I read, and listened to the great advice that Heather wrote concerning shame in marriage, and shame-free parenting. These chapters are very insightful. Ironically, I have been married almost twice as long as Heather, and I was a parent much earlier than her, but I learned a great deal. And I was challenged. I would also like to point out that she has gleaned from excellent resources, and within the book I discovered other titles and authors I would like to read. The two chapters on marriage and parenting are worth buying the book; I believe the information is that valuable.

In the last two chapters of  the book Heather writes about community/church. I appreciate what she wrote, “Rather than confronting the sins of the outside culture, a shame resisting church focuses more on repenting of its own sins.” (p. 158) I suppose that whoever reads this book will appreciate the book in their own way. I believe Heathers purpose in writing the book is to encourage Christians to live a life free of shame, for Christians to embrace who they are in Jesus Christ. Holding on to shame, whatever type it may be, can only lead to more shame. We can experience shame because of sin, some may live in shame because of abuse. After reading this book, I have learned that it is possible to pass shame on to others. Which is not something that I want to be guilty of.

Each chapter included extensive reflection and discussion questions. The book contains two appendices, Clinical Definition of Body Dysmorphic Disorder and Eating Disorders, and Further resources on Abuse. I have already mentioned Heathers use of helpful resources. I would recommend the book to anyone who is struggling with past sin, whether it is their own, or whether they have been a victim of sin. I would recommend the book to anyone who desires transparency with others (freedom), or anyone who struggles with “fitting in.” I believe the book can be a help, a push in the right direction. Heather gives right encouragement, shares her experience, and presents biblical advice (wisdom). The book also offers some healthy preventive advice with the hope that we will avoid causing shame in the life of others.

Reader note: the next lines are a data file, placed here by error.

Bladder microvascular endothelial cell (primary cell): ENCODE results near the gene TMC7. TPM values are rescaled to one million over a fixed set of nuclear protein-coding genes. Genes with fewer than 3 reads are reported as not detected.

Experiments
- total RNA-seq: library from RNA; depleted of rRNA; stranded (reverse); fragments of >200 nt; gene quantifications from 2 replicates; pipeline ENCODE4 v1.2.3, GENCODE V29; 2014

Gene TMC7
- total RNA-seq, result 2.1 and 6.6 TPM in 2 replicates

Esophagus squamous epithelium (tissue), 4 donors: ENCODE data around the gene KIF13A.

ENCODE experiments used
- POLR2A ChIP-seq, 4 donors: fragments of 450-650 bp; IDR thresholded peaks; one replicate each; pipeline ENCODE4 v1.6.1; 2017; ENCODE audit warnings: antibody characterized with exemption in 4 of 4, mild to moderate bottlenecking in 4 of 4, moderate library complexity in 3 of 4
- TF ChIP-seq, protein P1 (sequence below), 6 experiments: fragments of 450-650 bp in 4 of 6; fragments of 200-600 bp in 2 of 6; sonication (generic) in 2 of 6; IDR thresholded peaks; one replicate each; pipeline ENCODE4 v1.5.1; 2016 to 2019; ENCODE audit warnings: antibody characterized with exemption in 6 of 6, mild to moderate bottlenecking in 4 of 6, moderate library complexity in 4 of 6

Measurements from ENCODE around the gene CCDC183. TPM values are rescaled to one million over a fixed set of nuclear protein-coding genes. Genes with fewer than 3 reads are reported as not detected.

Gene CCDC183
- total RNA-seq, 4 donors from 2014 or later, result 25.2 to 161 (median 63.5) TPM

I am offering one giveaway copy of this book. In order to qualify you must follow my blog and like this book review. If you are a follower and you like my book review I will assume that you want to participate in the drawing. In three days (Tuesday, July 5) I will randomly select one person. Giveaways are open to the continental U.S. and Canada.

In exchange for an honest review Propeller/FlyBy promotions has provided me a free copy of this book. I have given an honest review.

“Disclosure (in accordance with the FTC’s 16 CFR, Part 255: “Guides Concerning the Use of Endorsements and Testimonials in Advertising”): Many thanks to Propeller Consulting, LLC for providing this prize for the giveaway. Choice and opinions are 100% my own and NOT influenced by monetary compensation. I did receive a sample of the product in exchange for this book review and post. Only one entrant per mailing address, per giveaway. if you have won a prize from our sponsor Propeller/FlyBy promotions in the last 30 days, you are not eligible to win. Or if you have won the same prize on another blog, you are not eligible to win it again. Winner is subject to eligibility verification.”